Big drums are the same as medium drums but bigger and louder! Use barrels, garbage bins, etc. For these you will want a different type of drumstick for deeper sounds. Tape a ball of fabric firmly around a sturdy stick (socks work well). It should look like a chicken drumstick. Next: Hit. Boom! Boom! Boom!
Clackers are loud. All you need to make one is three pieces of flat wood (the longest piece ~5 inches/12 cm long), a drill and a piece of string.
Drill two holes through each piece of wood (you want these holes to lines up) then run the string through all three pieces and through both holes. Tie it loosely enough so the tops of the side pieces can flop around – that’s what makes them clack.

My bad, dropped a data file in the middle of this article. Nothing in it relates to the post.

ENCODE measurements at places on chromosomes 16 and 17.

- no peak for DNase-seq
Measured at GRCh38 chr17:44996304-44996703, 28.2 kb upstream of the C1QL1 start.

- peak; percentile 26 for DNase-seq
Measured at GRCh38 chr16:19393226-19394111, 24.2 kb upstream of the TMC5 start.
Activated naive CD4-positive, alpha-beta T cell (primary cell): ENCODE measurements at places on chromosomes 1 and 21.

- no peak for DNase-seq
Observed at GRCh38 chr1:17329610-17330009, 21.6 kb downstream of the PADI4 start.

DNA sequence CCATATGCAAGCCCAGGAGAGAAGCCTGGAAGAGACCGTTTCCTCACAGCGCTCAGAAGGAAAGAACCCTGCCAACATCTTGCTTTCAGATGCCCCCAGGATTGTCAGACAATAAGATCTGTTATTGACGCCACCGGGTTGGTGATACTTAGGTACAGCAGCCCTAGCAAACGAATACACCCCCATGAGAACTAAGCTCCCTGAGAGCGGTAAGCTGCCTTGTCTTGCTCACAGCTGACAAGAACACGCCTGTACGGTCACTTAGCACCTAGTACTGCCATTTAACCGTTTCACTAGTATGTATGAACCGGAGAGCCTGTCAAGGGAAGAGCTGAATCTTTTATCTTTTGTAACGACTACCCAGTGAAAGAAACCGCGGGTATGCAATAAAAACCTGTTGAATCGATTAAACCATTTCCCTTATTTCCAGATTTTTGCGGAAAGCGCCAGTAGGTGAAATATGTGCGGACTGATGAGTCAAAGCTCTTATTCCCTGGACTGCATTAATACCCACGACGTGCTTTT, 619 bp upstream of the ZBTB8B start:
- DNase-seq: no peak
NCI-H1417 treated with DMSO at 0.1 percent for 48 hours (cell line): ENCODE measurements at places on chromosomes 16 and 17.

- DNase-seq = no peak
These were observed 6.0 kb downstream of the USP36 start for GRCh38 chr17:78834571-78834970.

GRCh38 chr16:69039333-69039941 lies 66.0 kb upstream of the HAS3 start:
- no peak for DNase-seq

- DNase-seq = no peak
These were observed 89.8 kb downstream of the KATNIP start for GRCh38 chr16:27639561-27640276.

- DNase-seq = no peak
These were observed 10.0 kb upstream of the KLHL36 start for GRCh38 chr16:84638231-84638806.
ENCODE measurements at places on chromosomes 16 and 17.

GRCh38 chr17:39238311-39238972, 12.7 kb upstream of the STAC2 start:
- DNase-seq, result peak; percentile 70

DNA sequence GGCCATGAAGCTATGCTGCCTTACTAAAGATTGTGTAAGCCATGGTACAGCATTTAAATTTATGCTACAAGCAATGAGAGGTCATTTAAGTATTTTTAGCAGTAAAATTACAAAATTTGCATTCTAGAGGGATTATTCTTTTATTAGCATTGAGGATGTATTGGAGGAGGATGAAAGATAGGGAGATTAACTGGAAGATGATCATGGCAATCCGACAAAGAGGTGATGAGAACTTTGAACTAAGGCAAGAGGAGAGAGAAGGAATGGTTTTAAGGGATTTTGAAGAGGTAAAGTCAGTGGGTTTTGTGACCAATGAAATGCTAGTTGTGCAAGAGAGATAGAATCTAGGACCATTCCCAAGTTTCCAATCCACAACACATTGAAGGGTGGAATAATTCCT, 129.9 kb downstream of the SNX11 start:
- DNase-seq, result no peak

Tube horns are ridiculous! Ridiculously fun!
Just get a short piece of hose-pipe or plastic tube (rigid or flexible) and tape the top of a soda bottle (or a cone of cardboard or a funnel) onto one end of it. Play it like a bugle. It should sound like a goose.
Shopping cart drum set
Put a bunch of drums, horns, whatever on a shopping cart and you can be a one person band or have a whole drum set that can move. Very useful for marches.
Now make an orchestra!
If you want more than DIY instruments you can also intentionally invite or create a drum corps! Here are few notes on drumming!
Drumming at demonstrations and events can be as simple as getting a couple of your DIY drummers to find a song with a nice beat and practice the different parts before the event. If you have more time and energy, you can organize a bigger group to drum, rehearse and plan your instruments, coordinate with organizers and get drummers to wear matching colors or costumes. Here are a few tips.